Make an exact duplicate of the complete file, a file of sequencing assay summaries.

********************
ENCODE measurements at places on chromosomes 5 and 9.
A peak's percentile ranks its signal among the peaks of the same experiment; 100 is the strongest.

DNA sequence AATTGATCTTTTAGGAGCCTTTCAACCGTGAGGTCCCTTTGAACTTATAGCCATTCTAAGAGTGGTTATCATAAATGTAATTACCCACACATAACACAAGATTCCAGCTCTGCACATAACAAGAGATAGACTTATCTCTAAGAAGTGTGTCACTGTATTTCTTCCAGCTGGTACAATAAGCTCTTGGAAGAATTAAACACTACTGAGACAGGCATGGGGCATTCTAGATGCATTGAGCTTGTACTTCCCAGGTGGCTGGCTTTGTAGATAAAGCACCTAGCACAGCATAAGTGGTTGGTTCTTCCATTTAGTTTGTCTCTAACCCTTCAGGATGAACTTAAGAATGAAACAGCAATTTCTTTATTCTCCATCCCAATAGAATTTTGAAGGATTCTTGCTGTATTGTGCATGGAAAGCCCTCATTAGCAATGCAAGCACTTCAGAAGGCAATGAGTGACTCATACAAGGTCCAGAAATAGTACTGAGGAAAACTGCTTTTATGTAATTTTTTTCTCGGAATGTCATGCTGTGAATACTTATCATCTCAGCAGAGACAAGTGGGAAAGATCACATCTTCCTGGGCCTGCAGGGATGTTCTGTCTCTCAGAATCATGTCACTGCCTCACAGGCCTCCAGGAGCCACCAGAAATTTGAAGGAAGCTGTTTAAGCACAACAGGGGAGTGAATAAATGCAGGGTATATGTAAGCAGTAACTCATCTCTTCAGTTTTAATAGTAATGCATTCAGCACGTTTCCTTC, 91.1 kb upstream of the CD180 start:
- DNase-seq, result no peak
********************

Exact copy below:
ENCODE measurements at places on chromosomes 5 and 9.
A peak's percentile ranks its signal among the peaks of the same experiment; 100 is the strongest.

DNA sequence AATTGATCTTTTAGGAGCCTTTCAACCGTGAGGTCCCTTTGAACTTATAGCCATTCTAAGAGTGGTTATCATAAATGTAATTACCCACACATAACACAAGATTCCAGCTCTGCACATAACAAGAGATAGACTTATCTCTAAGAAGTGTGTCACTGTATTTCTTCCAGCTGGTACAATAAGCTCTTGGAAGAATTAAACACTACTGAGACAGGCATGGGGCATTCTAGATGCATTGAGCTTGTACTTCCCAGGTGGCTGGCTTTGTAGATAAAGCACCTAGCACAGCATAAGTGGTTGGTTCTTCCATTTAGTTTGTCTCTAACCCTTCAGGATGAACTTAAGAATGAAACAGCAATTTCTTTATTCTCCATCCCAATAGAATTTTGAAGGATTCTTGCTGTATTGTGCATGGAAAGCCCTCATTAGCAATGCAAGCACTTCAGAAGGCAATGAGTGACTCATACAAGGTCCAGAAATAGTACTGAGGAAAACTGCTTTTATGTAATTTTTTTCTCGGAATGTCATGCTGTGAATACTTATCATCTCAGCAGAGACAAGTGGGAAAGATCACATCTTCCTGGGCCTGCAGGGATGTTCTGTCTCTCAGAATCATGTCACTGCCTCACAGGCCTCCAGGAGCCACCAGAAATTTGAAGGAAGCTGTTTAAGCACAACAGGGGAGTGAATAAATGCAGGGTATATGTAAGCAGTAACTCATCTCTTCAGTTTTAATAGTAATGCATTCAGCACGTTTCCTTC, 91.1 kb upstream of the CD180 start:
- DNase-seq, result no peak